Double images and earthly infestation in Post Tenebras Lux
- A poisonous dive into an almighty natural environment where human beings are powerless in the grip of evil. A chaotic work by Carlos Reygadas.
Carlos Reygadas (special mention for the Caméra d’Or in 2002, in competition in 2005, Jury Prize in 2007) has made a stormy return to the Cannes Film Festival with the radical Post Tenebras Lux [+see also:
film profile], a film that provoked very strong reactions among the international press after it was screened last night in the competition. Filmed with violent intensity in a highly suggestive landscape of greenery and rocks, the Mexican filmmaker’s fourth feature (co-produced by France) compares to a furious storm blowing about an explosive mixture of metaphysics and a wealthy family degenerating under the merciless grip of evil. It’s a poisonous dive into an almighty natural environment, in which human beings are powerless and on which even the director has trouble shedding light, so difficult to master are the forces at work in his film.
However, Reygadas’ tortured (sexual and moral, notably) obsessions and his sometimes discordant or overly brutal style (see the film’s ending) should not detract from the daring strength in his filmmaking or his adventurous spirit in venturing out where none have before him. You can see this in the incredible work on the film’s images with blurred out frame edges and characters splitting into two, mirroring the film’s underlying theme of conflict between good and evil, nature and civilisation, poverty and wealth, the human and the animalistic.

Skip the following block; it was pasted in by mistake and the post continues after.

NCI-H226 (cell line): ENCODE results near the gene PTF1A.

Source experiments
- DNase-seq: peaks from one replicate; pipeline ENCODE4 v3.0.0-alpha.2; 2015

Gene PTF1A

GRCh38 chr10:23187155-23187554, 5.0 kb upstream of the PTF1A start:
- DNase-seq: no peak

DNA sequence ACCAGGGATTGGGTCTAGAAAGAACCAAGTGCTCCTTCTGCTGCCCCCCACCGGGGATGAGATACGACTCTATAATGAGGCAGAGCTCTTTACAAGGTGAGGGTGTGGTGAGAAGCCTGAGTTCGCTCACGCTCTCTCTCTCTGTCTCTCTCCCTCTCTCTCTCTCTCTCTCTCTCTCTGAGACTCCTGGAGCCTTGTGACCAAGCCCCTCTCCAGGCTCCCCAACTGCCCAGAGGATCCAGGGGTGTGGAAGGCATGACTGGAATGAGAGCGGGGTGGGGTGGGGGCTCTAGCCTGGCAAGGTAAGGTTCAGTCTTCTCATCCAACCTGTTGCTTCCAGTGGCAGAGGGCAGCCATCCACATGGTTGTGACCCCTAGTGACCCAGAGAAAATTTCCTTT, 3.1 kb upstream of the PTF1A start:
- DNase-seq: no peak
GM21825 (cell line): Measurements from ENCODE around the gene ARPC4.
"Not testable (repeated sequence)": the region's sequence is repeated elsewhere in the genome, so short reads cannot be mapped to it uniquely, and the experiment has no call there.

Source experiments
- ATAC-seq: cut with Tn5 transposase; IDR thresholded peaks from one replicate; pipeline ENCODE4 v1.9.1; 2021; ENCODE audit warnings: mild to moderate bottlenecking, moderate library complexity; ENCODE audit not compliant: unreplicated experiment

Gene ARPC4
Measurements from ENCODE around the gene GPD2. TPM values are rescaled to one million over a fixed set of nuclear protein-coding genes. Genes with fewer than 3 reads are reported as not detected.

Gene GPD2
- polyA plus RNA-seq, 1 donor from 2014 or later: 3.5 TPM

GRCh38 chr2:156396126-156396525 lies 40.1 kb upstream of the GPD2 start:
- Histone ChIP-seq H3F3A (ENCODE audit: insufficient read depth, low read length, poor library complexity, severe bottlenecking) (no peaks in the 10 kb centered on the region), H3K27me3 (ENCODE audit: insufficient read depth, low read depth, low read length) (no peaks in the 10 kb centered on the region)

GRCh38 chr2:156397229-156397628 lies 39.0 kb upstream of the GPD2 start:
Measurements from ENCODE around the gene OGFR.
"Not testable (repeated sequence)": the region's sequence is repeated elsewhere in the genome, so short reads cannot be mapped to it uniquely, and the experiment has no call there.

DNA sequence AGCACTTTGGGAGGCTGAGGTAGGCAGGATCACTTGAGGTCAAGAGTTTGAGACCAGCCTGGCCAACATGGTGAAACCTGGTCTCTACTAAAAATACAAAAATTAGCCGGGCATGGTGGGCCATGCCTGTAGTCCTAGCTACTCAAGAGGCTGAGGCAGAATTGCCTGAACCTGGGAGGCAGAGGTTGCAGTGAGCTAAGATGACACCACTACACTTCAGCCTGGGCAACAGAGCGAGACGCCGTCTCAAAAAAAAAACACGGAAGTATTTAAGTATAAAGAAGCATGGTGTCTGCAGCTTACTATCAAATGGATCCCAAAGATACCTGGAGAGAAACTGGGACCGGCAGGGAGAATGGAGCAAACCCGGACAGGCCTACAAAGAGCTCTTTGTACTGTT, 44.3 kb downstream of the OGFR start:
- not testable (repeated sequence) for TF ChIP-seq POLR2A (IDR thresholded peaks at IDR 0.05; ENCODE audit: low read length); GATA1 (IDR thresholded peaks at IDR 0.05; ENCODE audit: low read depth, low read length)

Dreadful elementary forces are at work in Post Tenebras Lux, starting from its fascinating prologue in which a little girl, younger than two years old, plays in a vast field scattered with puddles and mud, among huge overexcited dogs, cows, and horses, before a spectacular storm breaks out at nightfall. In the dark (and to the great surprise of the audience!) a computer generated “devil” then makes his way into a house while everyone is asleep. The house belongs to Juan and Natalia, a well-off Mexican couple who have brought their two toddlers to live in what seems to be a luxuriant corner of Paradise nestled between sumptuous rocky hills. But they are not welcome (although they don’t know this and never will), and soon their weaknesses will become destructive wounds.
Reygadas depicts their descent into hell through a series of elliptically linked scenes (the game of chess, the alcoholics anonymous club, the clammy episode in a sex club, the rich ultra-liberal Mexican family reunion, the beach with its enormous waves, the secret destruction of trees to appropriate land to plant corn on it...) This chaotic accumulation (aggravated by time distortions in the editing that are difficult to explain) may revolt the director’s critics, but is not a major problem for those who prefer an intuitive approach to his work. That having been said, one cannot however justify all excesses in Post Tenebras Lux because that would be taking one step too far.
(Translated from French)
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